Schallaburg Castle

Schallaburg, Austria

The central part of the Schallaburg Castle was built in the German Renaissance Age, beginning around 1540, by the Losenstein dynasty. The castle is combination of a Romanesque residential castle and a Gothic chapel, patterned in the Italian Renaissance style. Aesthetically built, it has a well-decorated two-storied arcaded court with elegant cantilevered staircases and a courtyard. The decorations are in terracotta mosaic depicting mythological figures, gods, masks and human beings and animals; a legendary mythical figurine here is known as Hundefräulein (a female human figure with a dog’s head).

At the gate entrance to the castle, there are two large 'smoke-spewing dragons', each 30 metres long and 6 metres high, which is a favourite entertainment spot for the children to slide down its mouth from the top. Its culturally rich Mannerist gardens have roses, ornamental trees and bushes and herbs planted in the gardens in the town, and two Renaissance apple orchards.

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Founded: 1540
Category: Castles and fortifications in Austria

Rating

4.5/5 (based on Google user reviews)

User Reviews

Natalia Khilkevitch (9 months ago)
The garden is not very big, but very pretty and everything is arranged with much taste. Some ancients roses, and a couple of interesting plants. The rest is also very nice, very interesting castle. Do not miss it.
Michail SOUSLOV (9 months ago)
Very nice park.
Rob Yeowell (9 months ago)
Interesting, worth the visit. The exhibition is well set out and facts about the Danube fascinating.
Maryam Ismael (11 months ago)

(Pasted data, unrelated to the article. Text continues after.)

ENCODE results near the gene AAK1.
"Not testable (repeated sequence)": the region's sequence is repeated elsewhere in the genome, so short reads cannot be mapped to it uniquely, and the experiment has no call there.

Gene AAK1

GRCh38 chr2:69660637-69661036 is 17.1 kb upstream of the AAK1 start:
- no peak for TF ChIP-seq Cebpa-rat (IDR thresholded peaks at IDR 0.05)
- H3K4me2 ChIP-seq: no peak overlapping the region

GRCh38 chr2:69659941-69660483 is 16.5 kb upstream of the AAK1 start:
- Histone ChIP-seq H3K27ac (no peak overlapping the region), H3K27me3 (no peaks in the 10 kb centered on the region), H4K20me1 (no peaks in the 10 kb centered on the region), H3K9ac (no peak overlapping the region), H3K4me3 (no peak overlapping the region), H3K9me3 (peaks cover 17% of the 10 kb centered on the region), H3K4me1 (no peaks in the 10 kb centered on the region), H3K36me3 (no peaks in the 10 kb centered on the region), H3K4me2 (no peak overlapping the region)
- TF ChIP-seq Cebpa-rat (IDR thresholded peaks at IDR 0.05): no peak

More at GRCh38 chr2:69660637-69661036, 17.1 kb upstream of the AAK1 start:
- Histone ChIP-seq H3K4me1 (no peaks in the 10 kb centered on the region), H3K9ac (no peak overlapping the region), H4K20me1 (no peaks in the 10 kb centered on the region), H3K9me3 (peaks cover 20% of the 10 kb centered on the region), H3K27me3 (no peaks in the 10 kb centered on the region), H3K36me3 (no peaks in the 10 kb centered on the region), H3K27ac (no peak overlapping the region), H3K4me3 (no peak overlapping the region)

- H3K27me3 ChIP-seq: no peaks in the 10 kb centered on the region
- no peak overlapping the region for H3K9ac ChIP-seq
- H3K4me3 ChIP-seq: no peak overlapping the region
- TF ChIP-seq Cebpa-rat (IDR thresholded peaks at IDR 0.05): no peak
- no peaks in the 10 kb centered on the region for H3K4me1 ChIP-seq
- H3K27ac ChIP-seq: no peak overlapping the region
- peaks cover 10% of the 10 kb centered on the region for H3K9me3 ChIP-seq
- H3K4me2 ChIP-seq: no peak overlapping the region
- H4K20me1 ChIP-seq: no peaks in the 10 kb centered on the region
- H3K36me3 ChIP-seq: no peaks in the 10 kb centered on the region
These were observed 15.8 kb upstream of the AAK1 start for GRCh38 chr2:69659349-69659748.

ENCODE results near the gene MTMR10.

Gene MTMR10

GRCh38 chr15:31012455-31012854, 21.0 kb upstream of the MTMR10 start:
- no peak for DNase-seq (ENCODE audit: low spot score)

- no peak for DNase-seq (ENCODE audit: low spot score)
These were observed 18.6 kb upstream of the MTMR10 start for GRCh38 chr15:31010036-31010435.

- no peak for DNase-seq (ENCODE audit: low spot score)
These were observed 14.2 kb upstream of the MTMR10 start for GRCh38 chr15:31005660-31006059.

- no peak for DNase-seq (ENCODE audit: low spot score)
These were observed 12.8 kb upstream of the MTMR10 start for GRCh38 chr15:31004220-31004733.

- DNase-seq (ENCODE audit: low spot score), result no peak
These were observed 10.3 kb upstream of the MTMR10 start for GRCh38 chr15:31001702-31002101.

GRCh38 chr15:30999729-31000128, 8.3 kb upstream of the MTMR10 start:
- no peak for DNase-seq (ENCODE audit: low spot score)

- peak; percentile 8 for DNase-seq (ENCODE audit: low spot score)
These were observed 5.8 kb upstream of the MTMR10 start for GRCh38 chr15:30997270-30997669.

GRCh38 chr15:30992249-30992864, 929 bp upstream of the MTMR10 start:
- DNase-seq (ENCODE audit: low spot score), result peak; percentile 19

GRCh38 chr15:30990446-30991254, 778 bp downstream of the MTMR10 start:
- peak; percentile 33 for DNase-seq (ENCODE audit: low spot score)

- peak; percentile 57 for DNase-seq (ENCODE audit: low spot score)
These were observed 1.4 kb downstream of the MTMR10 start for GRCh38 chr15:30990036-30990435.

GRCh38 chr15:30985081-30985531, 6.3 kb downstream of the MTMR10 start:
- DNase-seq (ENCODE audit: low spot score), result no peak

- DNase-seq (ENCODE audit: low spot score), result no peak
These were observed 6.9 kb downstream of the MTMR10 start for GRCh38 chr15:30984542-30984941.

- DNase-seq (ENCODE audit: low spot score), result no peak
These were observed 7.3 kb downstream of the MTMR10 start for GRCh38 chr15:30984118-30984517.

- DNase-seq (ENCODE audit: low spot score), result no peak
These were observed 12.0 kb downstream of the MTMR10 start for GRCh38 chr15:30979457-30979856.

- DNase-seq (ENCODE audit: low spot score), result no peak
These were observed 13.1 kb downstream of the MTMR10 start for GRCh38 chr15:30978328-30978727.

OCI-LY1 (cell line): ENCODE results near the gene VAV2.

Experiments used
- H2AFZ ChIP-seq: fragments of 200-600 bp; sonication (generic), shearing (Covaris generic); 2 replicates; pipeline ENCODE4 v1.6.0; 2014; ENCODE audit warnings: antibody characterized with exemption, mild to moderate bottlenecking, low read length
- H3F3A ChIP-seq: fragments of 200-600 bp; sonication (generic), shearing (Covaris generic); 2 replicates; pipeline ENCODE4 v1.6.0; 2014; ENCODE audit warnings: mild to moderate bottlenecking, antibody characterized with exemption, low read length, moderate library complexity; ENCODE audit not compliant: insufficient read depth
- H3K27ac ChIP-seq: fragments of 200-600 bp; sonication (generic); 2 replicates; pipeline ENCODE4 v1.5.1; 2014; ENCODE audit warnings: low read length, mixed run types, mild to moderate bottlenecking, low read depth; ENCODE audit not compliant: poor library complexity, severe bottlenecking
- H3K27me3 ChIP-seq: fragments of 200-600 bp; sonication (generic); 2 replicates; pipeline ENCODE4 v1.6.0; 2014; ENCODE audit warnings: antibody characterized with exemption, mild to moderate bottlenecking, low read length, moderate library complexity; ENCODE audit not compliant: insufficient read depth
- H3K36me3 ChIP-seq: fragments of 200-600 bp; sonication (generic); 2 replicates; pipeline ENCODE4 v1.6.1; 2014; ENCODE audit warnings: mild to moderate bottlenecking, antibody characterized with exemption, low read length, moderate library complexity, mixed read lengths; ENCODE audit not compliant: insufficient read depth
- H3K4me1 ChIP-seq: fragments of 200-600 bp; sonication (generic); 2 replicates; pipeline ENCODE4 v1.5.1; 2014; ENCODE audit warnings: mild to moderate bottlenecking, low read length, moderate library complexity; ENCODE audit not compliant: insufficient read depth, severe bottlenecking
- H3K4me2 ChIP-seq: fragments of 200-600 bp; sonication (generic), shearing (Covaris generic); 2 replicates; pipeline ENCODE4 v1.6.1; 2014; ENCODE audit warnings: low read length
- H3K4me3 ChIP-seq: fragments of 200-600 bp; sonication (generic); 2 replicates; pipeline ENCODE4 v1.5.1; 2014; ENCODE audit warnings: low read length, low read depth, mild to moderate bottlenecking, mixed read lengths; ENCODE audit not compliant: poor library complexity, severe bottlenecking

It was very interesting place with nice view and gardens
Philipp Chladek (2 years ago)
Very nice location. Good exhibits, great playground for kids, nice food. Great service for disabled.
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Heraclea Lyncestis was an ancient Greek city in Macedon, ruled later by the Romans. It was founded by Philip II of Macedon in the middle of the 4th century BC. The city was named in honor of the mythological hero Heracles. The name Lynkestis originates from the name of the ancient kingdom, conquered by Philip, where the city was built.

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Late Antiquity and Byzantine periods

In the early Byzantine period (4th to 6th centuries AD) Heraclea was an important episcopal centre. A small and a great basilica, the bishop"s residence, and a funerary basilica and the necropolis are some of the remains of this period. Three naves in the Great Basilica are covered with mosaics of very rich floral and figurative iconography; these well preserved mosaics are often regarded as fine examples of the early Christian art period.

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